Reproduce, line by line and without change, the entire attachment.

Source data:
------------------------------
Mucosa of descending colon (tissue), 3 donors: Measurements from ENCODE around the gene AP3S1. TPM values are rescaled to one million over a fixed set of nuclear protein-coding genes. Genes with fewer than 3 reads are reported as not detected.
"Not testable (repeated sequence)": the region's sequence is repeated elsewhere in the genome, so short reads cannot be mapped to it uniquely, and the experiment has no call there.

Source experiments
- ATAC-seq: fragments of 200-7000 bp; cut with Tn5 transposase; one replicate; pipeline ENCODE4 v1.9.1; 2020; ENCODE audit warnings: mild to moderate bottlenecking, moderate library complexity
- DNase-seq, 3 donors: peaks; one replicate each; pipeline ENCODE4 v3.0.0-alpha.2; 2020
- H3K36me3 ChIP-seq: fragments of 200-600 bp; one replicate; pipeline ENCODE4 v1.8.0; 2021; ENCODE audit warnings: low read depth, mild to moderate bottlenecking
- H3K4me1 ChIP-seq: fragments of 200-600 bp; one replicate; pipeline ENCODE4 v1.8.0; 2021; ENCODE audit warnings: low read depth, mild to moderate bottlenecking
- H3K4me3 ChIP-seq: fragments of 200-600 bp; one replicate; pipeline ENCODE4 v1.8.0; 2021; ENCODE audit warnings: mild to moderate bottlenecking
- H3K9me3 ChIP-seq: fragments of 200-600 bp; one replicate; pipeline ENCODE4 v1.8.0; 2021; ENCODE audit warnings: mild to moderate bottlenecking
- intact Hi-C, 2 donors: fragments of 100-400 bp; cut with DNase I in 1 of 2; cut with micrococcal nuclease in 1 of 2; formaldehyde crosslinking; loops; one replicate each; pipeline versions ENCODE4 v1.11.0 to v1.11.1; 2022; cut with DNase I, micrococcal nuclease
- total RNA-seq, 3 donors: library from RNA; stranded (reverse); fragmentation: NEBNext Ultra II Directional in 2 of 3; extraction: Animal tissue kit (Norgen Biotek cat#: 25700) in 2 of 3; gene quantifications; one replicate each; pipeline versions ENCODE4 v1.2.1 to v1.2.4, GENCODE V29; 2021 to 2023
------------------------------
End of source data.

Mucosa of descending colon (tissue), 3 donors: Measurements from ENCODE around the gene AP3S1. TPM values are rescaled to one million over a fixed set of nuclear protein-coding genes. Genes with fewer than 3 reads are reported as not detected.
"Not testable (repeated sequence)": the region's sequence is repeated elsewhere in the genome, so short reads cannot be mapped to it uniquely, and the experiment has no call there.

Source experiments
- ATAC-seq: fragments of 200-7000 bp; cut with Tn5 transposase; one replicate; pipeline ENCODE4 v1.9.1; 2020; ENCODE audit warnings: mild to moderate bottlenecking, moderate library complexity
- DNase-seq, 3 donors: peaks; one replicate each; pipeline ENCODE4 v3.0.0-alpha.2; 2020
- H3K36me3 ChIP-seq: fragments of 200-600 bp; one replicate; pipeline ENCODE4 v1.8.0; 2021; ENCODE audit warnings: low read depth, mild to moderate bottlenecking
- H3K4me1 ChIP-seq: fragments of 200-600 bp; one replicate; pipeline ENCODE4 v1.8.0; 2021; ENCODE audit warnings: low read depth, mild to moderate bottlenecking
- H3K4me3 ChIP-seq: fragments of 200-600 bp; one replicate; pipeline ENCODE4 v1.8.0; 2021; ENCODE audit warnings: mild to moderate bottlenecking
- H3K9me3 ChIP-seq: fragments of 200-600 bp; one replicate; pipeline ENCODE4 v1.8.0; 2021; ENCODE audit warnings: mild to moderate bottlenecking
- intact Hi-C, 2 donors: fragments of 100-400 bp; cut with DNase I in 1 of 2; cut with micrococcal nuclease in 1 of 2; formaldehyde crosslinking; loops; one replicate each; pipeline versions ENCODE4 v1.11.0 to v1.11.1; 2022; cut with DNase I, micrococcal nuclease
- total RNA-seq, 3 donors: library from RNA; stranded (reverse); fragmentation: NEBNext Ultra II Directional in 2 of 3; extraction: Animal tissue kit (Norgen Biotek cat#: 25700) in 2 of 3; gene quantifications; one replicate each; pipeline versions ENCODE4 v1.2.1 to v1.2.4, GENCODE V29; 2021 to 2023